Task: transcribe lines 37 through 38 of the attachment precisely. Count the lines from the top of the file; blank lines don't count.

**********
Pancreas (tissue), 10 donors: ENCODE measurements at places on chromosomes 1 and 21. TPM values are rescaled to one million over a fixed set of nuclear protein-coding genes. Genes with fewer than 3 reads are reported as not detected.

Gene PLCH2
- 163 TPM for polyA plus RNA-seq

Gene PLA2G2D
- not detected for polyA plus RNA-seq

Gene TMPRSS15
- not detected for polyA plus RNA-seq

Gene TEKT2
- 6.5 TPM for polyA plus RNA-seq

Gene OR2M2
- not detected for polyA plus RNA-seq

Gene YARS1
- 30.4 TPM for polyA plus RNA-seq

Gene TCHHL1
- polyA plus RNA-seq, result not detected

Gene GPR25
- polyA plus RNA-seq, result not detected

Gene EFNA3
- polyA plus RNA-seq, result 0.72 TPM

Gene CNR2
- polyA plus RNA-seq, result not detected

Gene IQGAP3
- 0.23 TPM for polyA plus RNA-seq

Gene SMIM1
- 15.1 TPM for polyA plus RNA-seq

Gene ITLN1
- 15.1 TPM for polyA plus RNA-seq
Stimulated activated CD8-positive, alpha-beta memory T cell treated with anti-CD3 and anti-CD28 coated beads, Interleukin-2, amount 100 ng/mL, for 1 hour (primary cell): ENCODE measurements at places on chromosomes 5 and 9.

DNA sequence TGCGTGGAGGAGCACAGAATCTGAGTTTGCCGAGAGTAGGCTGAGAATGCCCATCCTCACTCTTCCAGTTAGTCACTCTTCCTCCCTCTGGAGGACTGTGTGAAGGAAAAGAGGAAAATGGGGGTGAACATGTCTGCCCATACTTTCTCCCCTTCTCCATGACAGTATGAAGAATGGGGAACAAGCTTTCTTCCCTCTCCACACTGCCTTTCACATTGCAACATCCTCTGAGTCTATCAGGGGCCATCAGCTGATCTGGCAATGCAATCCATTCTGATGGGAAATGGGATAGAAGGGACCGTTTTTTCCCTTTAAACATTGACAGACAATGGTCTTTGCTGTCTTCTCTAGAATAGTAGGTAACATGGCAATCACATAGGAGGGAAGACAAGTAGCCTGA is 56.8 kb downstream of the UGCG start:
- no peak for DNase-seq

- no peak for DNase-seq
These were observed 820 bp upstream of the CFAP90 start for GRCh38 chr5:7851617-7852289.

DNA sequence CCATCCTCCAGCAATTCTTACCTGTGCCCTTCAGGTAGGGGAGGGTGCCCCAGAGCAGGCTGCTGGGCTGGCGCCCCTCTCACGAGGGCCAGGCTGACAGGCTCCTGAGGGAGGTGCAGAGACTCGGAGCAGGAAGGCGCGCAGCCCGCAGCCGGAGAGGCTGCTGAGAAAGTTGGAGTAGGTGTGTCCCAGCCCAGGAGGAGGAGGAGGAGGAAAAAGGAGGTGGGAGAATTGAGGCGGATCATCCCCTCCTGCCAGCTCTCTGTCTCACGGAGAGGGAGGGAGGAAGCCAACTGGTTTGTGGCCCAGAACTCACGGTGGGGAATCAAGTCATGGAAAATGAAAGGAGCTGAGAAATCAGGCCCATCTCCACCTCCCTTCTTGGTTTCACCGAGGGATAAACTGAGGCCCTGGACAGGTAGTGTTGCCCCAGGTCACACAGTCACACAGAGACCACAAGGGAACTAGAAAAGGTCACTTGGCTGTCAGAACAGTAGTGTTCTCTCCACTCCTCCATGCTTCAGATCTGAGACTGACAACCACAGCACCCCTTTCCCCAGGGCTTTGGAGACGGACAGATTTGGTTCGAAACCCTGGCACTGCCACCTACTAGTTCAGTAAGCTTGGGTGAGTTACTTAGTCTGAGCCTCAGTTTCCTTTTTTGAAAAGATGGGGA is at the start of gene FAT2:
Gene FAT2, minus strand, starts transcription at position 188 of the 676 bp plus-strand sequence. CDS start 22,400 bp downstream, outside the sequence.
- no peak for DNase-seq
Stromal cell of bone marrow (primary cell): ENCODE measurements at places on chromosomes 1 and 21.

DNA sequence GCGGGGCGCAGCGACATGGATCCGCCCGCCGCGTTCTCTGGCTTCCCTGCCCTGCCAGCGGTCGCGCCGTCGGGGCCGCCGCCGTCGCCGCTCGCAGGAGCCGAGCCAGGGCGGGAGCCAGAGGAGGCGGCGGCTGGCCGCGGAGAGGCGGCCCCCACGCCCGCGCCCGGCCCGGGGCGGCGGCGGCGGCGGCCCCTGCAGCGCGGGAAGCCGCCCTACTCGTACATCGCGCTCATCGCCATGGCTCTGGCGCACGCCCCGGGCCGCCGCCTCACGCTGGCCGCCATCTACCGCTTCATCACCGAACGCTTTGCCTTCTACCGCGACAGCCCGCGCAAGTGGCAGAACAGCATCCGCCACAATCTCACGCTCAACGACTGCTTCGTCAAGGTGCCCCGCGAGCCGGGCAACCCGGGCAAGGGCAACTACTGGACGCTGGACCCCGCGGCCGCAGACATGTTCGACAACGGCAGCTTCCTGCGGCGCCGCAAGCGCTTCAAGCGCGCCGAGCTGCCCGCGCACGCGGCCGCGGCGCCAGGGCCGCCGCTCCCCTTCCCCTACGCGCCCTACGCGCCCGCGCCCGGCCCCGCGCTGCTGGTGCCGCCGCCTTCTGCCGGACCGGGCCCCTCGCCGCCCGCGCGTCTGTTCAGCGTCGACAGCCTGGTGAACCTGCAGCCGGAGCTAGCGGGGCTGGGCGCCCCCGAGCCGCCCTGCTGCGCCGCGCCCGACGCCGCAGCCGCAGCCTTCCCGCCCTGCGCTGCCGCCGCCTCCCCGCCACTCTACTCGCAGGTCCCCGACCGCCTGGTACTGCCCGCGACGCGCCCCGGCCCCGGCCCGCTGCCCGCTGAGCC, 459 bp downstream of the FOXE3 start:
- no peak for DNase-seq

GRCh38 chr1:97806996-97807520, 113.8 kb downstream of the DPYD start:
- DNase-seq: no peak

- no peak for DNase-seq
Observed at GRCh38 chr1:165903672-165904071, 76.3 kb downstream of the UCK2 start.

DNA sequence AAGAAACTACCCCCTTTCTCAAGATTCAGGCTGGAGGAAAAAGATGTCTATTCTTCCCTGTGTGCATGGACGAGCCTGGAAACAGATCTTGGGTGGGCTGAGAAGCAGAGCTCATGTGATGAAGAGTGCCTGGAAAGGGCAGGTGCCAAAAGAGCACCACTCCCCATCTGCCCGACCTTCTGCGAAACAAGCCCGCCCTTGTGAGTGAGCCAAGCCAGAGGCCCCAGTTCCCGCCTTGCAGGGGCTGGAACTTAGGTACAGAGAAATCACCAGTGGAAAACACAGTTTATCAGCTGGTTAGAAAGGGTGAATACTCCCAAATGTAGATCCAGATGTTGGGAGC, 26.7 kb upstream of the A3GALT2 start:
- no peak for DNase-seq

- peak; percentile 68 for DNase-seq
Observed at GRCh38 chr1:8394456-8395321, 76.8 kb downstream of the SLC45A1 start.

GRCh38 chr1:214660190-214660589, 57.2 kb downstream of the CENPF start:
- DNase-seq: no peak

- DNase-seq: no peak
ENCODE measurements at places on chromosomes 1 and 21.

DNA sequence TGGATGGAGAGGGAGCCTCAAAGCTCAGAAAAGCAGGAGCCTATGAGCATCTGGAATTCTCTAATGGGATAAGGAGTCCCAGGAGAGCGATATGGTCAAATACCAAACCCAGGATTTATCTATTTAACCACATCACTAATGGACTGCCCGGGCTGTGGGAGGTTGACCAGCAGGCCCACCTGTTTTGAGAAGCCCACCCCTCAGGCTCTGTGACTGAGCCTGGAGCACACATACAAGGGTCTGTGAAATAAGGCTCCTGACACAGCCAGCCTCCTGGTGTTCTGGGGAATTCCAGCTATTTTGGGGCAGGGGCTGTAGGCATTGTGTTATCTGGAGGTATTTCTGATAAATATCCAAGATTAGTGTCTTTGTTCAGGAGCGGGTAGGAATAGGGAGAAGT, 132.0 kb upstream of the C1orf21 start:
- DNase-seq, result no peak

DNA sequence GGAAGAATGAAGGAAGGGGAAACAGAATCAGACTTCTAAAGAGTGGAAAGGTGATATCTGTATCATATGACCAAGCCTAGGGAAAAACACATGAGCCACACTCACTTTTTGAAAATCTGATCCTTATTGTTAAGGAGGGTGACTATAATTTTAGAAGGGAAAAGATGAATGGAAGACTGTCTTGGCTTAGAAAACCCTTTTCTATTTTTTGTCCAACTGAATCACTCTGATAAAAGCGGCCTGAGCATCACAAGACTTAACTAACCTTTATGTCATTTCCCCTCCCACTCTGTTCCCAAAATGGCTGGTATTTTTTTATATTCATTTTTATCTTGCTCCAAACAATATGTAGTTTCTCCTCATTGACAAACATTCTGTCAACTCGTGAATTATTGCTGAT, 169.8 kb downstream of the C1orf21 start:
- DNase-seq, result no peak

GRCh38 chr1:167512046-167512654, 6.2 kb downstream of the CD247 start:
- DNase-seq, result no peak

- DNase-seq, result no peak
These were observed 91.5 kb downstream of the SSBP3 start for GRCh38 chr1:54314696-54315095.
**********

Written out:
DNA sequence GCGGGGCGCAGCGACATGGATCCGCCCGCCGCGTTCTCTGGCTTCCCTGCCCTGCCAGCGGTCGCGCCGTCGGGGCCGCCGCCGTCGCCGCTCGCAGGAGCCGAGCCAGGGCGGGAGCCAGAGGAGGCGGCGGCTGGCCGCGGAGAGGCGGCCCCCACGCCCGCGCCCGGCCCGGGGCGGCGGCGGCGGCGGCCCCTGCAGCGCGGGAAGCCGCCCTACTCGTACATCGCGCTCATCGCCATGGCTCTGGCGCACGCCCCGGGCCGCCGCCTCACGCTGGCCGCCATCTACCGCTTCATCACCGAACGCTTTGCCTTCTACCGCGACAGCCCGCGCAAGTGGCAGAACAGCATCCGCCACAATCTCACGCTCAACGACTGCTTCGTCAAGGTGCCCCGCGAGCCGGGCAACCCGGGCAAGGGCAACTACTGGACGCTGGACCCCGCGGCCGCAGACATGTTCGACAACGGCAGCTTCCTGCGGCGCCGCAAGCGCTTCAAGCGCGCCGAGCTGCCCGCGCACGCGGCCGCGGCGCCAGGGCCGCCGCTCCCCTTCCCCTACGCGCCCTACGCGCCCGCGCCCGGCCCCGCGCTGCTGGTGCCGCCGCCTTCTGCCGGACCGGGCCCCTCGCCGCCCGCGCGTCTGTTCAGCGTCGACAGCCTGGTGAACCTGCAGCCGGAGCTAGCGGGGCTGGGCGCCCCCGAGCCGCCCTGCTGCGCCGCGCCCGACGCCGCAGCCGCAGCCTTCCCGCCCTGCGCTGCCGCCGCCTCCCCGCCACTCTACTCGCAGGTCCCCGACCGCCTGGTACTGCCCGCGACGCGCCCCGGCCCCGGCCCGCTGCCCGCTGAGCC, 459 bp downstream of the FOXE3 start:
- no peak for DNase-seq